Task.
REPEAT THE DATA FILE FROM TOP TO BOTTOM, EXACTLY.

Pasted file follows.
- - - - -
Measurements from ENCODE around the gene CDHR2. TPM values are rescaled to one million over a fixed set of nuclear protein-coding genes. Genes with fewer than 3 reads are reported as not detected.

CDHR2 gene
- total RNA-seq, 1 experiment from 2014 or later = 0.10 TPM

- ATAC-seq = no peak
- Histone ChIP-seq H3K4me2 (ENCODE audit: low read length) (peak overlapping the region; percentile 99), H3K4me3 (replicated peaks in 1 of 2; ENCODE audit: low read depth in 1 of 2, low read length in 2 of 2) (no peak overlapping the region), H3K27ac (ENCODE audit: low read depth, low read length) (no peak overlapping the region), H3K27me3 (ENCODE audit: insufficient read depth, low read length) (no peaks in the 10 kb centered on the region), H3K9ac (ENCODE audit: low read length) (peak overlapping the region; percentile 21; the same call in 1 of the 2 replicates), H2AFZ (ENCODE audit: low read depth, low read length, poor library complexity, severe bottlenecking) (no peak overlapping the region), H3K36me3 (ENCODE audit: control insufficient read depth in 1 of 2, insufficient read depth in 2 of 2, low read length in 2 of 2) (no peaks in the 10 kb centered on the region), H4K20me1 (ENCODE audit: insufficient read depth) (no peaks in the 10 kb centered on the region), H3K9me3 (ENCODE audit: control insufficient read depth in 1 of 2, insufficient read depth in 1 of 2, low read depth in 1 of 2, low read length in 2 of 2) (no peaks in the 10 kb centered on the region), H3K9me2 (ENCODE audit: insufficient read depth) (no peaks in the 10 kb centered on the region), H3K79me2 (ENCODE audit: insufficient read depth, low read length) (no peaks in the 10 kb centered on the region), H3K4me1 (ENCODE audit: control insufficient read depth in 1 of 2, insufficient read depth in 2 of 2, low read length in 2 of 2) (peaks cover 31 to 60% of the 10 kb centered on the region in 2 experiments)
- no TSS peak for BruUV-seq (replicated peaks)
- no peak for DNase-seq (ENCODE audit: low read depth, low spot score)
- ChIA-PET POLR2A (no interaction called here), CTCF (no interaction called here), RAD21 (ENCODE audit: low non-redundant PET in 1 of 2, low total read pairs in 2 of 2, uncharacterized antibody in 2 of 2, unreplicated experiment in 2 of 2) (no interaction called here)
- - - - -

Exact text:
Measurements from ENCODE around the gene CDHR2. TPM values are rescaled to one million over a fixed set of nuclear protein-coding genes. Genes with fewer than 3 reads are reported as not detected.

CDHR2 gene
- total RNA-seq, 1 experiment from 2014 or later = 0.10 TPM

- ATAC-seq = no peak
- Histone ChIP-seq H3K4me2 (ENCODE audit: low read length) (peak overlapping the region; percentile 99), H3K4me3 (replicated peaks in 1 of 2; ENCODE audit: low read depth in 1 of 2, low read length in 2 of 2) (no peak overlapping the region), H3K27ac (ENCODE audit: low read depth, low read length) (no peak overlapping the region), H3K27me3 (ENCODE audit: insufficient read depth, low read length) (no peaks in the 10 kb centered on the region), H3K9ac (ENCODE audit: low read length) (peak overlapping the region; percentile 21; the same call in 1 of the 2 replicates), H2AFZ (ENCODE audit: low read depth, low read length, poor library complexity, severe bottlenecking) (no peak overlapping the region), H3K36me3 (ENCODE audit: control insufficient read depth in 1 of 2, insufficient read depth in 2 of 2, low read length in 2 of 2) (no peaks in the 10 kb centered on the region), H4K20me1 (ENCODE audit: insufficient read depth) (no peaks in the 10 kb centered on the region), H3K9me3 (ENCODE audit: control insufficient read depth in 1 of 2, insufficient read depth in 1 of 2, low read depth in 1 of 2, low read length in 2 of 2) (no peaks in the 10 kb centered on the region), H3K9me2 (ENCODE audit: insufficient read depth) (no peaks in the 10 kb centered on the region), H3K79me2 (ENCODE audit: insufficient read depth, low read length) (no peaks in the 10 kb centered on the region), H3K4me1 (ENCODE audit: control insufficient read depth in 1 of 2, insufficient read depth in 2 of 2, low read length in 2 of 2) (peaks cover 31 to 60% of the 10 kb centered on the region in 2 experiments)
- no TSS peak for BruUV-seq (replicated peaks)
- no peak for DNase-seq (ENCODE audit: low read depth, low spot score)
- ChIA-PET POLR2A (no interaction called here), CTCF (no interaction called here), RAD21 (ENCODE audit: low non-redundant PET in 1 of 2, low total read pairs in 2 of 2, uncharacterized antibody in 2 of 2, unreplicated experiment in 2 of 2) (no interaction called here)